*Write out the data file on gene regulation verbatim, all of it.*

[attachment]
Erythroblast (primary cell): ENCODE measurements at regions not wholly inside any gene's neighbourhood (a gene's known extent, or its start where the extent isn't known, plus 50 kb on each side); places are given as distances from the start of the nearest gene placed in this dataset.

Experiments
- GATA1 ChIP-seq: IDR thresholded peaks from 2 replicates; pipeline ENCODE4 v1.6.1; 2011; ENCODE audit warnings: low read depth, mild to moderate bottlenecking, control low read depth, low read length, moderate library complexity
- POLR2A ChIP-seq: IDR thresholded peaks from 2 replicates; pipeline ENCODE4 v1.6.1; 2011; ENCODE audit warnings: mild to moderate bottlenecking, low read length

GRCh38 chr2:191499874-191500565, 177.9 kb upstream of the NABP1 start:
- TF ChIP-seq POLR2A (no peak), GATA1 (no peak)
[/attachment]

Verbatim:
Erythroblast (primary cell): ENCODE measurements at regions not wholly inside any gene's neighbourhood (a gene's known extent, or its start where the extent isn't known, plus 50 kb on each side); places are given as distances from the start of the nearest gene placed in this dataset.

Experiments
- GATA1 ChIP-seq: IDR thresholded peaks from 2 replicates; pipeline ENCODE4 v1.6.1; 2011; ENCODE audit warnings: low read depth, mild to moderate bottlenecking, control low read depth, low read length, moderate library complexity
- POLR2A ChIP-seq: IDR thresholded peaks from 2 replicates; pipeline ENCODE4 v1.6.1; 2011; ENCODE audit warnings: mild to moderate bottlenecking, low read length

GRCh38 chr2:191499874-191500565, 177.9 kb upstream of the NABP1 start:
- TF ChIP-seq POLR2A (no peak), GATA1 (no peak)